Admitting that she had been rejected would be humiliating. Stephanie was not just another young woman who decided that the boot-camp-like demands of dance were not for her; she was the heroine of a beloved book that had elevated her to unimaginable heights.
She decided, with her mother’s support, that rather than reveal her rejection, she would tell people that she had quit. She wanted to go to college, she would say; dance would only get in the way.
That was the story she told for decades, until a Times reporter, Helene Stapinski, tracked her down in Wyoming in 2011 and wrote an article about Ms. Selby’s life. “Stephanie acknowledges that she might have had troubles in life regardless of her association with ballet and the book,” Ms. Stapinski wrote, “but says her experience as a child no doubt contributed to her depression later in life.”
Stephanie Mary Selby was born on Oct. 14, 1965, in Manhattan. Her father, Frederick, who went by Fritz, was an investment banker and an adventurer. Her mother, Linn (Howard) Selby, who had studied modern dance, carried on the family tradition of installing the annual Neapolitan crèche and Christmas tree at the Metropolitan Museum of Art.
Stephanie’s parents divorced when she and her older siblings, Andrea and Christopher, were very young. All four survive her.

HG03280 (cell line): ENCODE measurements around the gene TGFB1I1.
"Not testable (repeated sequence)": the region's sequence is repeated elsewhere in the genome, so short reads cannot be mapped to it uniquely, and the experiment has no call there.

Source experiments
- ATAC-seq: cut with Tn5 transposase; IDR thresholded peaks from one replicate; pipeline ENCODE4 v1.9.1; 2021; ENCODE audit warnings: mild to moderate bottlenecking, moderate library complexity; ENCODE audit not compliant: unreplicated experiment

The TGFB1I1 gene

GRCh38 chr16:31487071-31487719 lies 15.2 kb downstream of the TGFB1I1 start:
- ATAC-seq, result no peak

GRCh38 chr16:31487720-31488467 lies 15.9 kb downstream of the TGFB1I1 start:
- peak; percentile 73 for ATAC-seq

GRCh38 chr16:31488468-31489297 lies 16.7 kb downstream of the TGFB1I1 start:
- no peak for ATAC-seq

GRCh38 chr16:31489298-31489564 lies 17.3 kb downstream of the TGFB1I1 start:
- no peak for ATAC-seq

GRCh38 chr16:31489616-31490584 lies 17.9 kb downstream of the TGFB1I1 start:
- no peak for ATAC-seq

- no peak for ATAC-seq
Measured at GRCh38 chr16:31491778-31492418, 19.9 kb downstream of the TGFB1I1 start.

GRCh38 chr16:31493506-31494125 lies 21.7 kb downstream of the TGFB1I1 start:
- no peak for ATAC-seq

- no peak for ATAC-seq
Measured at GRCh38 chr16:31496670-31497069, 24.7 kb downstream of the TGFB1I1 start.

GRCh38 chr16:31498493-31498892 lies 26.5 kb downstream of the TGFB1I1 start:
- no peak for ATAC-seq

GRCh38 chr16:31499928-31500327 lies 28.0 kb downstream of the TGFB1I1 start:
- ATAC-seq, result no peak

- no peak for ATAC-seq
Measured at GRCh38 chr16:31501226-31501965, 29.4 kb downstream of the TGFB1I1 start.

The family lived on the Upper East Side and spent summers on a family ranch in Cody, in northwest Wyoming, where Stephanie rode horses and reveled in the outdoors.
In Manhattan, she fell in love with ballet early and followed her sister to the School of American Ballet, auditioning successfully at 8. With her long chestnut hair, Stephanie had an intense beauty, Andrea Selby said in an interview, adding, “She glowed from the soul.”
“A Very Young Dancer,” written by Ms. Krementz in Stephanie’s voice, provides a running commentary on what it feels like to be in Stephanie’s ballet slippers, accompanied by more than 100 pages of black-and-white photographs. They include images of Stephanie working with “Mr. B.,” as she and others in his circle called Balanchine, who taught her how to faint on a bed without hurting herself.
“She got so famous so fast,” her sister said. “Every child had this book, and everywhere we went — every teacher we had in school, the parents of our friends — everyone assumed she would be a prima ballerina when she grew up.”
Almost no one understood that on the inside, Ms. Selby was struggling.
“When I did the book about Stephanie, there were thousands of 10-year-old-girls who could only imagine a life like hers,” Ms. Krementz said in an email. “Little did they dream, nor did I, that she was already battling demons which would haunt her for the rest of her life.”